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To create a Java DataFrame, you’ll need to use the SparkSession, which is the entry point for working with structured data in Spark, and use the method SparkSession.createDataFrame() to create from List/Map collection. Besides this you can also use toDF() to create a DataFrame from an RDD or another DataFrame.

You can also create a Java DataFrame from different sources like TextCSVJSONXMLParquetAvroORCBinary files, RDBMS TablesHiveHBase, and many more.

Before proceeding with this article, make sure you create a Spark Java project in IntelliJ and are able to build it with Maven without issues and follow this article to create a Java DataFrame in Spark

Create Java DataFrame from JavaRDD

One simplest way to create a Java DataFrame is by using createDataFrame() which takes the JavaRDD[Row] type and schema for column names as arguments. You can create a schema using StructType & StructField.

Here’s an example of how to create a simple DataFrame using Apache Spark’s Java API. First, you need to set up your SparkSession, SparkContext, define the schema, and then populate the DataFrame.


package com.sparkbyexamples;

import org.apache.spark.api.java.JavaRDD;
import org.apache.spark.api.java.JavaSparkContext;
import org.apache.spark.sql.*;
import org.apache.spark.sql.types.DataTypes;
import org.apache.spark.sql.types.StructField;
import org.apache.spark.sql.types.StructType;

import java.util.ArrayList;
import java.util.List;

public class CreateDF {
    public static void main(String args[]){

        // Create SparkSession
        SparkSession spark = SparkSession.builder()
                .appName("sparkbyexamples.com")
                .master("local[*]")
                .getOrCreate();

        // Create Java SparkContext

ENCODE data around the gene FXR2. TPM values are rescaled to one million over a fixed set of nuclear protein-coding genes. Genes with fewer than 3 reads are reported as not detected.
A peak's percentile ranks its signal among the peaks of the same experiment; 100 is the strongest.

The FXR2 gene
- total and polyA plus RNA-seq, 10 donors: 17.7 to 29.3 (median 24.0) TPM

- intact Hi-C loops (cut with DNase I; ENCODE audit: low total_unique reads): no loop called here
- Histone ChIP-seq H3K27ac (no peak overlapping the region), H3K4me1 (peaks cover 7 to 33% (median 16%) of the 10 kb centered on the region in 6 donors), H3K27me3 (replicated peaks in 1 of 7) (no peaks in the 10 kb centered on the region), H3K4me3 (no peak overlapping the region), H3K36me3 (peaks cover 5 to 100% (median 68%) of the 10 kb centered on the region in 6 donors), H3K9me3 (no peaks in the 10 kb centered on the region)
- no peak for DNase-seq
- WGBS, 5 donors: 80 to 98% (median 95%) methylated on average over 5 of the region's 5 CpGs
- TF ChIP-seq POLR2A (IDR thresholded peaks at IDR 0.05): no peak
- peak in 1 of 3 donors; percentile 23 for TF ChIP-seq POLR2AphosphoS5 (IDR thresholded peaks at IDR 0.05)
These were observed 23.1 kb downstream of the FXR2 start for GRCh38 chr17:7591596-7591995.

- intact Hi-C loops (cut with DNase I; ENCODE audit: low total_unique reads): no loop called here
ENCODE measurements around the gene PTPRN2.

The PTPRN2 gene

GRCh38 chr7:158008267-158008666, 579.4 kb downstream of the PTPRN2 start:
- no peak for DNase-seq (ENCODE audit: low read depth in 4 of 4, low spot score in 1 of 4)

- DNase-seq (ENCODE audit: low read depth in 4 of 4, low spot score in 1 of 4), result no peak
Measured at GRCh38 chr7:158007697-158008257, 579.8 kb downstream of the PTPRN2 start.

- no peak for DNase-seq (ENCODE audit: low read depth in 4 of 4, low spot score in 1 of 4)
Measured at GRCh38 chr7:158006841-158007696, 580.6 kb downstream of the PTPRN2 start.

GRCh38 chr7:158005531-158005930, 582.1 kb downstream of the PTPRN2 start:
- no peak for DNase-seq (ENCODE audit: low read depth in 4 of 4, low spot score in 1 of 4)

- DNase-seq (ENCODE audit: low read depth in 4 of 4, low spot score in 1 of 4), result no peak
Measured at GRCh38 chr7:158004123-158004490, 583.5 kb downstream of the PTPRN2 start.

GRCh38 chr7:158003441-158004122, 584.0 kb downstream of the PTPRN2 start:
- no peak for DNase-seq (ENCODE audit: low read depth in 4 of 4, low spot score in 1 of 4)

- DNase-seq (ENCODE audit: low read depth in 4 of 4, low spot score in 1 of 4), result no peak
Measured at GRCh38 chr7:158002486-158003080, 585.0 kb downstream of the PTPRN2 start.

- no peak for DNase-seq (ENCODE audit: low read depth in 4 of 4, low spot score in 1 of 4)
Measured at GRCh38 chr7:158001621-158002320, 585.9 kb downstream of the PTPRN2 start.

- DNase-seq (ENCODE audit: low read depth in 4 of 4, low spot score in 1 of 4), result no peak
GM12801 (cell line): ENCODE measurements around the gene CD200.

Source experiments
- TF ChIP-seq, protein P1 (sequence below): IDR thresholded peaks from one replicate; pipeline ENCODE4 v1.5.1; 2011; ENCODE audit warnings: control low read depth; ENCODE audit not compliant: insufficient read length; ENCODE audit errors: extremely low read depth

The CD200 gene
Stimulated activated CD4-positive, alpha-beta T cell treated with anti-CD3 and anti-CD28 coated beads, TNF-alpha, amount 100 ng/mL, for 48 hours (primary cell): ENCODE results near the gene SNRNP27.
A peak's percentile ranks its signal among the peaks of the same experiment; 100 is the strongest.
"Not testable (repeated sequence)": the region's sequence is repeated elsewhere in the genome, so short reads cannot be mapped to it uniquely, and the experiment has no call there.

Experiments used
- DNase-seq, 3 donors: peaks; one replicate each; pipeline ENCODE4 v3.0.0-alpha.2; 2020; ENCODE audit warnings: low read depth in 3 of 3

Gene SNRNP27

JavaSparkContext jsc = new JavaSparkContext(
                spark.sparkContext());

        // Create collection
        List<String[]> dataList = new ArrayList<>();
        dataList.add(new String[] { "California", "CA" });
        dataList.add(new String[] { "New York", "NY" });

        // Create RDD
        JavaRDD<Row> rdd = jsc.parallelize(dataList)
                .map((String[] row) -> RowFactory.create(row));

        // Create StructType schema
        List<StructField> fields = new ArrayList<StructField>();
        fields.add(DataTypes.createStructField("col1", DataTypes.StringType, true));
        fields.add(DataTypes.createStructField("col2", DataTypes.StringType, true));
        StructType structType = DataTypes.createStructType(fields);

        // Create DataFrame
        Dataset<Row> df = spark.createDataFrame(rdd,structType);
        df.show();

        // Stop the SparkSession and JavaSparkContext
        spark.stop();
        jsc.stop();
    }
}

Yields below output. To run this in distributed environment, you need to configure Spark for your specific environment, which may involve adjusting the "local" argument in setMaster and other settings according to your cluster setup.


// Output:
+----------+----+
|      col1|col2|
+----------+----+
|California|  CA|